Prof. ST Hsieh
Director, US-China Energy Industry Forum
April 30, 2022
Is the headline surprising? Of course not. Surely, Ukraine war has been wrecking her economy and decimating her population and landscape, but it also damages the economy of EU nations. The Q1 numbers of just quantifies these damages. It is not too bad yet!
Note the Ukraine war started on February 24th, so the Q1 statistics only covered the war impact of March, one month. With all the arms, from Russia as well as from the Wets, flowing into Ukraine, we can expect that the Q2 (covers April, May, and June) will be devastating. Especially, if US technically gets into recession by July. There would be nothing to celebrate the 4th of July in the US. There is no winner of war.
UPDATE 1-German economy grew slightly in Q1, but Ukraine impact growing
April 29, 2022, 1:36 AM·2 min read
BERLIN, April 29 (Reuters) – The German economy grew slightly in the first quarter of this year, supported by stronger investment, but the war in Ukraine began having an increasing impact from the end of February, the Federal Statistics Office said on Friday.
Europe’s largest economy grew by 0.2% on the quarter in adjusted terms, the office said, adding that net exports had slowed growth. A Reuters poll had pointed to growth of 0.1%.
“The economic consequences of the war in Ukraine have had a growing impact on the short-term economic development since late February,” the office added in a statement.
The German government on Wednesday cut its growth forecast for 2022 to 2.2% from 3.6% projected in January as Russia’s invasion of Ukraine, sanctions and high energy prices take a toll on output. It also raised its 2022 inflation forecast to 6.1%.
Economy Minister Robert Habeck said the reduced growth forecast did not assume a Russian energy embargo or blockade and that the economy would tip into recession if either of those transpired.
First-quarter GDP figures for the wider euro zone, where Germany’s is the biggest of 19 economies, are due later on Friday.
Commerzbank economist Joerg Kraemer said companies and consumers were unsettled: “If Russian gas supplies were halted, the energy crisis triggered by this would probably cause a deep recession. The economic risks are very high at the moment.”
A survey released on Wednesday showed German consumer morale is projected to plunge to a historic low in May as the war in Ukraine leads to soaring costs for households and dashes hopes of a post-pandemic recovery.
German chemicals group BASF reaffirmed its 2022 profit forecast on Friday, as its passes along soaring raw materials costs to its industrial customers, but warned that conditions globally were uncertain.
“The market environment continues to be dominated by an exceptionally high level of uncertainty,” the company said.
(Writing by Paul Carrel, Editing by Miranda Murray and Catherine Evans)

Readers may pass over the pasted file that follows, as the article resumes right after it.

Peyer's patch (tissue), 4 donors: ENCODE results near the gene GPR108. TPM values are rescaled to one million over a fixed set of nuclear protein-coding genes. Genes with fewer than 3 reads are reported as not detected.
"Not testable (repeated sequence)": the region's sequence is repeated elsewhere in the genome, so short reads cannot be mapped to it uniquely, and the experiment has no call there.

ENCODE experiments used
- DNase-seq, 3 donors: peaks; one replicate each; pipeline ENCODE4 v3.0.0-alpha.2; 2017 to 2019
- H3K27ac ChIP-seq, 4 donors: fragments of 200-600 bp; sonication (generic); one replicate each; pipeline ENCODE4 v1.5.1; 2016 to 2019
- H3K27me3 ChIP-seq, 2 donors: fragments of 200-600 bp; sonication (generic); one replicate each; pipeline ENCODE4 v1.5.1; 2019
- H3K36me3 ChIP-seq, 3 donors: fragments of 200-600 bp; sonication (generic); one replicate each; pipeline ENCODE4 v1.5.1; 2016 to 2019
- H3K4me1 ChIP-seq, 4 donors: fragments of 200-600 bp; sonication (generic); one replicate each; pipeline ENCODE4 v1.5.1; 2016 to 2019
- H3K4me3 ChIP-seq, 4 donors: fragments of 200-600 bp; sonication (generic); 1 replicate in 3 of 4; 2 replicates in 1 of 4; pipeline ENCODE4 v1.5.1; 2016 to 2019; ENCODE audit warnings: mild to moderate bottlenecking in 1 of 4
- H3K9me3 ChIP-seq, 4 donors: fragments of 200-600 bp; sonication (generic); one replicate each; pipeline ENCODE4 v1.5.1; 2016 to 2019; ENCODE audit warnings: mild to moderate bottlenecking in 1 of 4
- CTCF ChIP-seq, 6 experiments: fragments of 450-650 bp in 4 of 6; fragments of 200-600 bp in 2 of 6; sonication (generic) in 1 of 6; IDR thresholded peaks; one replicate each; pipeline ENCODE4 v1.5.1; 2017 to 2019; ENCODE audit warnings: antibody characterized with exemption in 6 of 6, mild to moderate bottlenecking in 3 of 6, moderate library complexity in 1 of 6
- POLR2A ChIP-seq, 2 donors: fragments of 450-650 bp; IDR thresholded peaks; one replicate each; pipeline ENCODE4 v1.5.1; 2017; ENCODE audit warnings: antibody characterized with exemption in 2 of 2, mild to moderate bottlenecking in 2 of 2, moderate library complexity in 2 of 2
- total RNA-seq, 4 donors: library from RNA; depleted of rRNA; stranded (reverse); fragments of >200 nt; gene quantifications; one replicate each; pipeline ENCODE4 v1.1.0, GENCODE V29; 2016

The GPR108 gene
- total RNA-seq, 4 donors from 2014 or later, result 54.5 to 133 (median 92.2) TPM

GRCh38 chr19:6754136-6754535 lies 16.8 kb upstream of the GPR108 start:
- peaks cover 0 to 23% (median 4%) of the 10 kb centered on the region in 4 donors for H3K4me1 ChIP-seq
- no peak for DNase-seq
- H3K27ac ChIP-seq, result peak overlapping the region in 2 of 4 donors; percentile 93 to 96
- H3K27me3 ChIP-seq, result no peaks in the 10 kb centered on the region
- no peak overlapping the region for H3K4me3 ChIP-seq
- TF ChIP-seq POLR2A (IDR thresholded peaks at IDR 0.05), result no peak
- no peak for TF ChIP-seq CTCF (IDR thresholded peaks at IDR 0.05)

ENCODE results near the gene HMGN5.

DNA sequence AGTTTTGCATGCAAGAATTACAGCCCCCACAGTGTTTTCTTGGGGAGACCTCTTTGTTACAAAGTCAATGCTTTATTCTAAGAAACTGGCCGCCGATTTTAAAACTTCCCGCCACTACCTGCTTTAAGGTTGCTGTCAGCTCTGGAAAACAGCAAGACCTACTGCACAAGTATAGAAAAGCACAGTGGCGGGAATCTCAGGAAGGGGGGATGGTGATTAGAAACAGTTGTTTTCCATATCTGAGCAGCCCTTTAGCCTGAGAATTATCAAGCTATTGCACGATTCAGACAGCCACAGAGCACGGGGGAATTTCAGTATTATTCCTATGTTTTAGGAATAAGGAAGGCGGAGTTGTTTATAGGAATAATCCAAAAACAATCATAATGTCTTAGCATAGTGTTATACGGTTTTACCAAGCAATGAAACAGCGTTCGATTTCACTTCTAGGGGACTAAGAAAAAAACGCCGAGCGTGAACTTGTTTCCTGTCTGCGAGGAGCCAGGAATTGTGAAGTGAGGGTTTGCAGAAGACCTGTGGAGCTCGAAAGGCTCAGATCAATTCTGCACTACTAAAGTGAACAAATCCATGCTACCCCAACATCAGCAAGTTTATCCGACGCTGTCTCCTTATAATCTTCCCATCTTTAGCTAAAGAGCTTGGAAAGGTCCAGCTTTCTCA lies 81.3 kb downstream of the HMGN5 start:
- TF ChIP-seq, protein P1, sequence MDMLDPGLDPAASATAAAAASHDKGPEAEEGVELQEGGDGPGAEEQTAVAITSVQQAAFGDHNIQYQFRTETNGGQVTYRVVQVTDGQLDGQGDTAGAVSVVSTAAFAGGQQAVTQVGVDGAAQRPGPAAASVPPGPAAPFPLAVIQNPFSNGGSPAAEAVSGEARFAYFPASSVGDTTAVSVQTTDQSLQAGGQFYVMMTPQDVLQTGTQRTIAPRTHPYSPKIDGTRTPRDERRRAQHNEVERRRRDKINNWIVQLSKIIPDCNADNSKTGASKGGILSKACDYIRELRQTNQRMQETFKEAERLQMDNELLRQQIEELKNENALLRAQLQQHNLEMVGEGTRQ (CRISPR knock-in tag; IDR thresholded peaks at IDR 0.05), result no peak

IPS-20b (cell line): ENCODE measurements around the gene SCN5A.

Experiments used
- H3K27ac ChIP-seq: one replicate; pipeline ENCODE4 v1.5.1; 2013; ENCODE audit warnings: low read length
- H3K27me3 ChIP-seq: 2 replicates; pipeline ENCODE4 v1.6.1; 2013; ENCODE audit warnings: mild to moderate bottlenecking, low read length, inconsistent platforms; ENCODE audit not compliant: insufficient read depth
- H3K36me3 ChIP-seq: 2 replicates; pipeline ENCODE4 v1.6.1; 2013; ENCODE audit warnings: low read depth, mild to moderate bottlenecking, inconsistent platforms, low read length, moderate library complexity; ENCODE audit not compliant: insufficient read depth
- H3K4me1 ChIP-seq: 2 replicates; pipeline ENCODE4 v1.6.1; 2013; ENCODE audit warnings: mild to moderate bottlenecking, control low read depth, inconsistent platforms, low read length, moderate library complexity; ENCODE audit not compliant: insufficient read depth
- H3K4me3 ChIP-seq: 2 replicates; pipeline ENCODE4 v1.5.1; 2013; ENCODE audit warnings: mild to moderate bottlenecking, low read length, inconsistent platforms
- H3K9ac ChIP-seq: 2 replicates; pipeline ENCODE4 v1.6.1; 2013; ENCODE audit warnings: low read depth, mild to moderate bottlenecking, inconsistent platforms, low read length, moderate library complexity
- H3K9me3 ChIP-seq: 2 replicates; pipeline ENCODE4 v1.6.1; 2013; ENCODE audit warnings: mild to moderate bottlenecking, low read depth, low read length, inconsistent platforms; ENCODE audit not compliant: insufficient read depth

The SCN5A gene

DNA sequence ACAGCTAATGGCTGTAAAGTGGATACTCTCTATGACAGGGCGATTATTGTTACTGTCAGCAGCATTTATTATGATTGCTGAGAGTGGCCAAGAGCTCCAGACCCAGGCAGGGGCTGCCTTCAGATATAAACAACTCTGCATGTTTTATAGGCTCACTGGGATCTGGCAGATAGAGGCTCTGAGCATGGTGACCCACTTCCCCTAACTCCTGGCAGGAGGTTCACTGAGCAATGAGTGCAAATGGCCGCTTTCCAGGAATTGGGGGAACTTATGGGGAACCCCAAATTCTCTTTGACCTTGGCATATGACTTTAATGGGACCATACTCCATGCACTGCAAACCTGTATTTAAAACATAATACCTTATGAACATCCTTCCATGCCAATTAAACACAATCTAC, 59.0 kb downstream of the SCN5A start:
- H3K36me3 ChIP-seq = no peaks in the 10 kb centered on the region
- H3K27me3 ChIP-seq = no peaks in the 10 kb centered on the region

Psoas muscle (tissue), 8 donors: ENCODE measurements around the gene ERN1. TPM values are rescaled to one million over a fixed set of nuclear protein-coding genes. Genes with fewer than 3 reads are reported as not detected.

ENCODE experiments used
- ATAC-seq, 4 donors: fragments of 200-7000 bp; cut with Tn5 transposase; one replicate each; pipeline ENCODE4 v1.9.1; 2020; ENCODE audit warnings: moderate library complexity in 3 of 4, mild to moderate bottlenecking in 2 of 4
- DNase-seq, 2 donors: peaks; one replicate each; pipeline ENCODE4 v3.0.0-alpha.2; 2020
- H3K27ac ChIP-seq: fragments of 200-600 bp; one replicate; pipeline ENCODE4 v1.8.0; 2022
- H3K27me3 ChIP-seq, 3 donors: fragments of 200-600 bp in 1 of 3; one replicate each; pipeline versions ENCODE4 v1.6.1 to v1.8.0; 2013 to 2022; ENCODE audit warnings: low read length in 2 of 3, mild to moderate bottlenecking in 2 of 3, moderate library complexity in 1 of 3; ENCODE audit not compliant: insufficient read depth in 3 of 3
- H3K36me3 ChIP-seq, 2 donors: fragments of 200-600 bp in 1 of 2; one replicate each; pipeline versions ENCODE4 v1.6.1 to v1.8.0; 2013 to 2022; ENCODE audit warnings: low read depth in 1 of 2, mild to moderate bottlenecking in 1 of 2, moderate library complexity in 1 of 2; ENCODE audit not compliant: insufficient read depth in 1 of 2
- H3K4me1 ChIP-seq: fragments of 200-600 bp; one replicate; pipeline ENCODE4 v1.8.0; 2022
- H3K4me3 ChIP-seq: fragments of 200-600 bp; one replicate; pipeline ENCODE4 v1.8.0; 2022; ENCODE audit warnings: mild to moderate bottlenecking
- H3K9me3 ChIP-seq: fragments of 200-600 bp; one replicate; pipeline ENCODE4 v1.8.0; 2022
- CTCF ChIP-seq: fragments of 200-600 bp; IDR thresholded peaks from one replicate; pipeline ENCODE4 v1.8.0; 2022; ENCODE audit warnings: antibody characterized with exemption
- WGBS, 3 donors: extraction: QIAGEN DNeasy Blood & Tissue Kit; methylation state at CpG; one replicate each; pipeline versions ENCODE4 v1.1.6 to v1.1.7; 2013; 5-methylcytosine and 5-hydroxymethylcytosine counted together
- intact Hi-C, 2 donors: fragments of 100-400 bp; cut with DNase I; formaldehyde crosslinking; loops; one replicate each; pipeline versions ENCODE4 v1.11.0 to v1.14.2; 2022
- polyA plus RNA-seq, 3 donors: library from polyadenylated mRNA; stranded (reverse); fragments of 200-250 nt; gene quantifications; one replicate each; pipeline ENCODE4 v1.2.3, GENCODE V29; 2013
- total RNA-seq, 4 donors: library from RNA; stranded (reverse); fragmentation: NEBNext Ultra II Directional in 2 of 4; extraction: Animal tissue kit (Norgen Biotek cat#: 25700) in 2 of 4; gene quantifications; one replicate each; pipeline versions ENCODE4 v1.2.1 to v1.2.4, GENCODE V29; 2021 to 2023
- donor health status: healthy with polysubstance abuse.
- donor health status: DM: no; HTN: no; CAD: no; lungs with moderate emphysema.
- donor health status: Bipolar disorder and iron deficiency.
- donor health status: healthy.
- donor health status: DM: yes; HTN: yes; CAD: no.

Eurozone Economy Grew 0.2% in 1Q; France Stagnates, Germany Avoids Recession
Thu, April 28, 2022, 10:21 PM
By Geoffrey Smith
Investing.com — The Eurozone economy grew by 0.2% in the first three months of the year, but its post-pandemic growth weakened sharply toward the end of the period under pressure from the war in Ukraine and record-high inflation.
Eurostat’s figures, released on Friday, mean that gross domestic product was up 5.0% from a year earlier, a time when the region’s economy was still laboring under the worst of the effects from the pandemic.
Both figures were largely in line with expectations, but masked some big divergences from consensus among some of the region’s biggest member states. French GDP undershot expectations to stagnate in the quarter, while German GDP rose 0.2%, defying fears that it would register a second straight quarter of negative growth, thanks to strong investment spending.
At the same time, Eurostat said that inflation in the Eurozone hit a new record high since the creation of the single currency. Consumer prices rose 7.5% in April, up from 7.4% in March. While the slower rise in the headline rate suggests that an absolute peak for inflation may be near, underlying price pressures remained strong: core CPI rose by over 1% for the second month running, and Eurostat’s harmonized measure of annual inflation excluding food and energy accelerated far more than forecast to 3.9% from 3.2% last month.
The euro rose by around half a cent against the dollar in the course of the morning as national GDP data were published in advance of the Eurozone numbers. By 5:20 AM ET (0920 GMT), it was at $1.0576, up 0.8% on the day. A bounce in Chinese assets in response to promises of more economic policy support from Beijing had also helped sentiment toward the euro and to risk assets more broadly.